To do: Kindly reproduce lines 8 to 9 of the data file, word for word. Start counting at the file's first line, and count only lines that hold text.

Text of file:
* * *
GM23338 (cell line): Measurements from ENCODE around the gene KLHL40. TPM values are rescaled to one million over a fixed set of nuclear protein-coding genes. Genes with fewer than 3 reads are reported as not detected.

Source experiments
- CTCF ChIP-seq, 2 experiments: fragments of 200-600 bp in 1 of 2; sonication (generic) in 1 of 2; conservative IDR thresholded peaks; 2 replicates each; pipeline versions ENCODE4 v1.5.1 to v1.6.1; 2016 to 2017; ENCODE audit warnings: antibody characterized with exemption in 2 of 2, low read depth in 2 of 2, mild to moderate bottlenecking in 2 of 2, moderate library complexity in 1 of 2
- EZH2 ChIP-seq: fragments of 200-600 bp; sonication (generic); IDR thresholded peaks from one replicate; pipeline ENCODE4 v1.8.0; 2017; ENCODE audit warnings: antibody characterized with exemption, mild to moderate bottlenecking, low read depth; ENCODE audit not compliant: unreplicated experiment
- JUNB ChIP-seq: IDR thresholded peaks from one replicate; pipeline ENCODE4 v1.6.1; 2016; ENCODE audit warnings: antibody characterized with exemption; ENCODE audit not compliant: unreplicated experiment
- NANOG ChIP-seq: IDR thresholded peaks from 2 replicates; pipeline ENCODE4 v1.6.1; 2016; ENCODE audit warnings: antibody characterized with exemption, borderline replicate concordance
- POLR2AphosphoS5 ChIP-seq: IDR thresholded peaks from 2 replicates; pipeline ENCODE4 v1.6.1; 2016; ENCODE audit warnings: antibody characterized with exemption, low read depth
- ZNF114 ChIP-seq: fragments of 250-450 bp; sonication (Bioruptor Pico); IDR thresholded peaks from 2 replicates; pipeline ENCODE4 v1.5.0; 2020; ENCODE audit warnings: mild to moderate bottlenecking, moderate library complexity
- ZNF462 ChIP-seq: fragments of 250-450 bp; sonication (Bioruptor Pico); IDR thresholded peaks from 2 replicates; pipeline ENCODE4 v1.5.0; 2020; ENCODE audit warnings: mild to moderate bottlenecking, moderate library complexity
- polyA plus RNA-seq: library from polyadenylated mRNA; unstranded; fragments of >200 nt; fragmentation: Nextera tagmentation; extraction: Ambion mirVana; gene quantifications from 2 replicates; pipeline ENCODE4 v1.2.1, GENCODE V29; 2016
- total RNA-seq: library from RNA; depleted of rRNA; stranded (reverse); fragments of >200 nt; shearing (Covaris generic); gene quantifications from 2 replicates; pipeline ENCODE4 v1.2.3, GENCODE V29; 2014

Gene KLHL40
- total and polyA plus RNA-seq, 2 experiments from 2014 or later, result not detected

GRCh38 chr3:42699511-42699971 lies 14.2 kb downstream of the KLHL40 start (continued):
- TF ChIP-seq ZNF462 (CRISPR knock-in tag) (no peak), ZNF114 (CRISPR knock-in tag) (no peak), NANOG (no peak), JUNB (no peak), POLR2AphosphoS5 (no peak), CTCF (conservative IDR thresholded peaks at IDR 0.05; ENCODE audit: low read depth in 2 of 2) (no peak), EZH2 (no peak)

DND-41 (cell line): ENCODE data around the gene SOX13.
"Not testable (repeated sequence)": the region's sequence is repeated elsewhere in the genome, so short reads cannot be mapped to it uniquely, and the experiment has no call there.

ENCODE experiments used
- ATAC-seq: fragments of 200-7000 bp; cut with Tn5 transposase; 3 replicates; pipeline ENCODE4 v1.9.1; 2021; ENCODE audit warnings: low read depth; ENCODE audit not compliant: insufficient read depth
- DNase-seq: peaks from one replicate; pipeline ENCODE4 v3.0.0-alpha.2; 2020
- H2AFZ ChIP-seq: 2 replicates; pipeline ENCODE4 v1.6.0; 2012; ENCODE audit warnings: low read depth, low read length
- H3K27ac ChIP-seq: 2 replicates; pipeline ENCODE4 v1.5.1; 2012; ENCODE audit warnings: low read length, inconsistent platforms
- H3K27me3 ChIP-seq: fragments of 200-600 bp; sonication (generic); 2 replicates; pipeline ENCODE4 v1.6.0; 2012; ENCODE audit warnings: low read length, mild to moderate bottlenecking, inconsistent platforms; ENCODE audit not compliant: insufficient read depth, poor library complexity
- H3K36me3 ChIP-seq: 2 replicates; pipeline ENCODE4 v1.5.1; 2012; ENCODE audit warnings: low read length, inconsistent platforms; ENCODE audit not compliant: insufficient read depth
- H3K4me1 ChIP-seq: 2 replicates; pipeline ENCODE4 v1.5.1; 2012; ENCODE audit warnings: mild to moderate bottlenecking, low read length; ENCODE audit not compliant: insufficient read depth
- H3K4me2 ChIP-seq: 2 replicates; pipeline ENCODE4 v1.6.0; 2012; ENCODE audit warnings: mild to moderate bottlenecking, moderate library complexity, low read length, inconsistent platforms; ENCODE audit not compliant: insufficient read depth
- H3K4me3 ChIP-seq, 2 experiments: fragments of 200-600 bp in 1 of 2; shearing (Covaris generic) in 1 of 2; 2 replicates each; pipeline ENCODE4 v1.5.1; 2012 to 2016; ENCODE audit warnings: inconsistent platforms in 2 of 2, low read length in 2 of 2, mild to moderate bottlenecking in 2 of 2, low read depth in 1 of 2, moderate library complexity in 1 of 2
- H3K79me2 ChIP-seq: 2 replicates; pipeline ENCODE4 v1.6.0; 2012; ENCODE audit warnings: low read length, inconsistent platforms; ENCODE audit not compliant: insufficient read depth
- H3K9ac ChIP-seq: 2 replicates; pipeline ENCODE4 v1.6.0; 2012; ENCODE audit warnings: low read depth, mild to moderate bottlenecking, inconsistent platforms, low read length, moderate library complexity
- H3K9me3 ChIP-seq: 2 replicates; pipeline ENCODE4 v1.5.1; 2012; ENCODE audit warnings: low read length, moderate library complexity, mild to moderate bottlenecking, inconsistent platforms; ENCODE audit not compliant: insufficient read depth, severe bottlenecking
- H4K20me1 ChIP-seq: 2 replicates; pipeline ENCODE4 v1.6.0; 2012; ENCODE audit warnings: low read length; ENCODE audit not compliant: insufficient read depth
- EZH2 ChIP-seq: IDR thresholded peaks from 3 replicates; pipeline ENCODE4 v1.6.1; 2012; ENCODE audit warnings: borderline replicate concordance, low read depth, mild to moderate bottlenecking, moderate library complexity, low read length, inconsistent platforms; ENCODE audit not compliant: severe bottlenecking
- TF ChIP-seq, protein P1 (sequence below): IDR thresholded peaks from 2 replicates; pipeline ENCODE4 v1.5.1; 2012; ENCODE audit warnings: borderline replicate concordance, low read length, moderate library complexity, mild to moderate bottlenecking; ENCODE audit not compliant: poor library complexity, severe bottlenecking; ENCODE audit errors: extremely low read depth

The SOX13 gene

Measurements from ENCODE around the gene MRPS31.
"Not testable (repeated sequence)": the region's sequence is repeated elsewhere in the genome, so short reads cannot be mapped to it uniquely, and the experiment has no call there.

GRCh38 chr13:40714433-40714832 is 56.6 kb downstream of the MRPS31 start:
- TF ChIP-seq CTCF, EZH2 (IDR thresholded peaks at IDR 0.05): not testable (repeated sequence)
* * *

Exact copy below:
- ZNF114 ChIP-seq: fragments of 250-450 bp; sonication (Bioruptor Pico); IDR thresholded peaks from 2 replicates; pipeline ENCODE4 v1.5.0; 2020; ENCODE audit warnings: mild to moderate bottlenecking, moderate library complexity
- ZNF462 ChIP-seq: fragments of 250-450 bp; sonication (Bioruptor Pico); IDR thresholded peaks from 2 replicates; pipeline ENCODE4 v1.5.0; 2020; ENCODE audit warnings: mild to moderate bottlenecking, moderate library complexity